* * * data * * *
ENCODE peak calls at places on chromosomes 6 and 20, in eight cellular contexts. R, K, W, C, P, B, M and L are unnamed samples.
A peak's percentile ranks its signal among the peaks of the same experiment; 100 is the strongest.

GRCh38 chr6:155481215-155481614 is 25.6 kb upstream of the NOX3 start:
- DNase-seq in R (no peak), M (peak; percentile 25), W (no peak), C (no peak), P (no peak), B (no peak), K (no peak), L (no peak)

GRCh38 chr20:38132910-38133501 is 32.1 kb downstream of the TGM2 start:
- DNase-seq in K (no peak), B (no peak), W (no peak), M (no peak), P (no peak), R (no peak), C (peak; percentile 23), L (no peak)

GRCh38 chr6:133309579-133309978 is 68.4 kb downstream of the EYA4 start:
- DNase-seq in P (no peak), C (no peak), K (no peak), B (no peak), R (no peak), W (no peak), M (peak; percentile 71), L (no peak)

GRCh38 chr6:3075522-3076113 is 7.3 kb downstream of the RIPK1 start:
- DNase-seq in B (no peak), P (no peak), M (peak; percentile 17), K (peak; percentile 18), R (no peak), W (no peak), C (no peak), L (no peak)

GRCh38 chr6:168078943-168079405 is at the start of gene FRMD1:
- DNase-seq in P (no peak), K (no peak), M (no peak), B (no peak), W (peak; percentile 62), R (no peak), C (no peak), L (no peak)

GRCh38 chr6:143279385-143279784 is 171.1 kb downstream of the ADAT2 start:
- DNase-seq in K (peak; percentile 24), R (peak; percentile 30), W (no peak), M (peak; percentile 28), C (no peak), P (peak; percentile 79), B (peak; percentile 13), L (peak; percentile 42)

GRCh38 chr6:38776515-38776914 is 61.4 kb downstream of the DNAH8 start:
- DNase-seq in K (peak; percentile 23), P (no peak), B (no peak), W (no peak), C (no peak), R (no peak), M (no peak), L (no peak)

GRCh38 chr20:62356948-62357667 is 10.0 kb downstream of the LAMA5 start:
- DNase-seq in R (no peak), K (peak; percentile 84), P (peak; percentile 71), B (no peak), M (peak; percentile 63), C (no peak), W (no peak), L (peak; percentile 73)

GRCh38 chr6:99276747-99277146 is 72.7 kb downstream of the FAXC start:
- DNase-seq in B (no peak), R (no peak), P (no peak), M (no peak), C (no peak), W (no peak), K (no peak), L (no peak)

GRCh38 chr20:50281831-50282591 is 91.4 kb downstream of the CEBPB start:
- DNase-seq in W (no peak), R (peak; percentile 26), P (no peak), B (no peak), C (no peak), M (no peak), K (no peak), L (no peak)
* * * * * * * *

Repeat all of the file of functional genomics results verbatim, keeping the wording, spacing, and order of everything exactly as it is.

ENCODE peak calls at places on chromosomes 6 and 20, in eight cellular contexts. R, K, W, C, P, B, M and L are unnamed samples.
A peak's percentile ranks its signal among the peaks of the same experiment; 100 is the strongest.

GRCh38 chr6:155481215-155481614 is 25.6 kb upstream of the NOX3 start:
- DNase-seq in R (no peak), M (peak; percentile 25), W (no peak), C (no peak), P (no peak), B (no peak), K (no peak), L (no peak)

GRCh38 chr20:38132910-38133501 is 32.1 kb downstream of the TGM2 start:
- DNase-seq in K (no peak), B (no peak), W (no peak), M (no peak), P (no peak), R (no peak), C (peak; percentile 23), L (no peak)

GRCh38 chr6:133309579-133309978 is 68.4 kb downstream of the EYA4 start:
- DNase-seq in P (no peak), C (no peak), K (no peak), B (no peak), R (no peak), W (no peak), M (peak; percentile 71), L (no peak)

GRCh38 chr6:3075522-3076113 is 7.3 kb downstream of the RIPK1 start:
- DNase-seq in B (no peak), P (no peak), M (peak; percentile 17), K (peak; percentile 18), R (no peak), W (no peak), C (no peak), L (no peak)

GRCh38 chr6:168078943-168079405 is at the start of gene FRMD1:
- DNase-seq in P (no peak), K (no peak), M (no peak), B (no peak), W (peak; percentile 62), R (no peak), C (no peak), L (no peak)

GRCh38 chr6:143279385-143279784 is 171.1 kb downstream of the ADAT2 start:
- DNase-seq in K (peak; percentile 24), R (peak; percentile 30), W (no peak), M (peak; percentile 28), C (no peak), P (peak; percentile 79), B (peak; percentile 13), L (peak; percentile 42)

GRCh38 chr6:38776515-38776914 is 61.4 kb downstream of the DNAH8 start:
- DNase-seq in K (peak; percentile 23), P (no peak), B (no peak), W (no peak), C (no peak), R (no peak), M (no peak), L (no peak)

GRCh38 chr20:62356948-62357667 is 10.0 kb downstream of the LAMA5 start:
- DNase-seq in R (no peak), K (peak; percentile 84), P (peak; percentile 71), B (no peak), M (peak; percentile 63), C (no peak), W (no peak), L (peak; percentile 73)

GRCh38 chr6:99276747-99277146 is 72.7 kb downstream of the FAXC start:
- DNase-seq in B (no peak), R (no peak), P (no peak), M (no peak), C (no peak), W (no peak), K (no peak), L (no peak)

GRCh38 chr20:50281831-50282591 is 91.4 kb downstream of the CEBPB start:
- DNase-seq in W (no peak), R (peak; percentile 26), P (no peak), B (no peak), C (no peak), M (no peak), K (no peak), L (no peak)